The Endangered Species Act doesn’t protect all habitat equally

Primary Article: Eichenwald, A. J., M. J. Evans, & J. W. Malcom. (2020). US imperiled species are most vulnerable to habitat loss on private lands. Front Ecol Environ; doi:10.1002/fee.2177.

Featured Image: Poster from the Environmental Protection Agency. Source: Wikipedia.

Biodiversity loss causes a reduction in ecosystem services, a loss of potential medical substances, and a less secure food supply chain. Habitat loss is the top reason for biodiversity loss as it reduces the size of populations and hinders reproductive success.

The Endangered Species Act (ESA) is one of the strongest pieces of legislation in the world for protecting biodiversity. However, it may not provide equal protection for all species and all habitat.

The Endangered Species Act (ESA) is a success story of an environmental law supported by bipartisan unity, and is one of the most effective environmental policies in the U.S. and in the world. Threatened and endangered species of plants and animals can be listed under the Act, which then prevents “the destruction or adverse modification of designated critical habitat of such species” and prohibits the taking ( meaning “to harass, harm, pursue, hunt, shoot, wound, kill, trap, capture, or collect, or to attempt to engage in any such conduct) of any listed species.

The Red List by the International Union for Conservation of Nature (IUCN) also provides a compilation of endangered and threatened species. Although this list is available for the use of government NGOs, agencies, and other stakeholders worldwide, it is not legally enforced in the United States.

The Endangered Species Act: what does it do, and what are its limitations?

Enforcing the Endangered Species Act is more complicated than it sounds on paper. Although suitable habitat may look good to an endangered species no matter who owns it, the politics of land ownership and rights of use are more complicated. The Endangered Species Act is enforced differently depending on who controls the land in question.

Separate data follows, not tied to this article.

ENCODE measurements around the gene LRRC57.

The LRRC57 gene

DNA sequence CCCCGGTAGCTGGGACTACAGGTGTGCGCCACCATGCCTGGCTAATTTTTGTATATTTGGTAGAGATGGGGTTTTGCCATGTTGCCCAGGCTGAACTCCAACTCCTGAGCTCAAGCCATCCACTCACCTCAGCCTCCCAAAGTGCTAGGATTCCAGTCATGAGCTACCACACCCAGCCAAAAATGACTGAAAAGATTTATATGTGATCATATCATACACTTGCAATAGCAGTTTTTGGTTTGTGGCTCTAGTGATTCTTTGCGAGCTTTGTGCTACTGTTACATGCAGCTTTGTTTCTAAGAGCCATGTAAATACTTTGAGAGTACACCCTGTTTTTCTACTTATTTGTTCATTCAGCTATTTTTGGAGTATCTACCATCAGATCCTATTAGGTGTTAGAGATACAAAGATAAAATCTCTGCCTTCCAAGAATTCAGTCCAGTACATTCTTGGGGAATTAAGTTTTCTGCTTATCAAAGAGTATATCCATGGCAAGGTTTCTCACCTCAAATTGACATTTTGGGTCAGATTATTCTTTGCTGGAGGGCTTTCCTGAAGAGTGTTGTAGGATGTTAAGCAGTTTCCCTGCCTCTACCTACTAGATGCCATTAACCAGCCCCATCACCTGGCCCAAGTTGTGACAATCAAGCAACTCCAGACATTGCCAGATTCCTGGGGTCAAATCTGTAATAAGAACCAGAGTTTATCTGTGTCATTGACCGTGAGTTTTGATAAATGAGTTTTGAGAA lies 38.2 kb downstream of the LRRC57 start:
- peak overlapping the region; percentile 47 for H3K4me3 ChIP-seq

Various federal agencies (e.g. the US Forest Service, Army Corps of Engineers, Department of Transportation) and non-federal entities (e.g. state agencies, private companies, and citizens) can get exceptions which allow “incidental take” of threatened or endangered species; for example, through a construction project that would cause the loss of some individuals or a reduction in population size. However, the process by which federal agencies receive this exception is visible to the public. The process for non-federal agencies is different and more difficult to enforce; therefore, we can’t be sure how often they incidentally take species while avoiding enforcement of the Endangered Species Act altogether.

Data-driven analysis of policy efficacy

Adam Eichenwald, Michael Evans, and Jacob Malcolm, associated with Tufts University, George Mason University, and the Center for Conservation Innovation noted this policy discrepancy and wanted to learn more about its effects. Specifically, the team wanted to find out whether there were measurable differences in the ESA’s effectiveness on federal versus non-federal lands. They predicted that federal lands may provide stronger protections for threatened and endangered species.

To test their prediction, the researchers chose 24 vertebrate species (see figures for examples) whose ranges (the land they inhabit) had been estimated by the U.S. Geological Service (USGS). In order to be part of this list, species’ ranges needed to include both federal and non-federal land and have habitat that could be seen in satellite images. As a group, the 24 species ranges included all 12 of the major ecoregions in the continental U.S. Sixteen of the included species were listed under the Endangered Species Act, while eight were included on the International Union for Conservation of Nature (IUCN) Red List, which lists threatened or endangered species but does not provide legal protection for them. The researchers could therefore differentiate between patterns exhibited by endangered or threatened species with legal protection versus those without legal protection.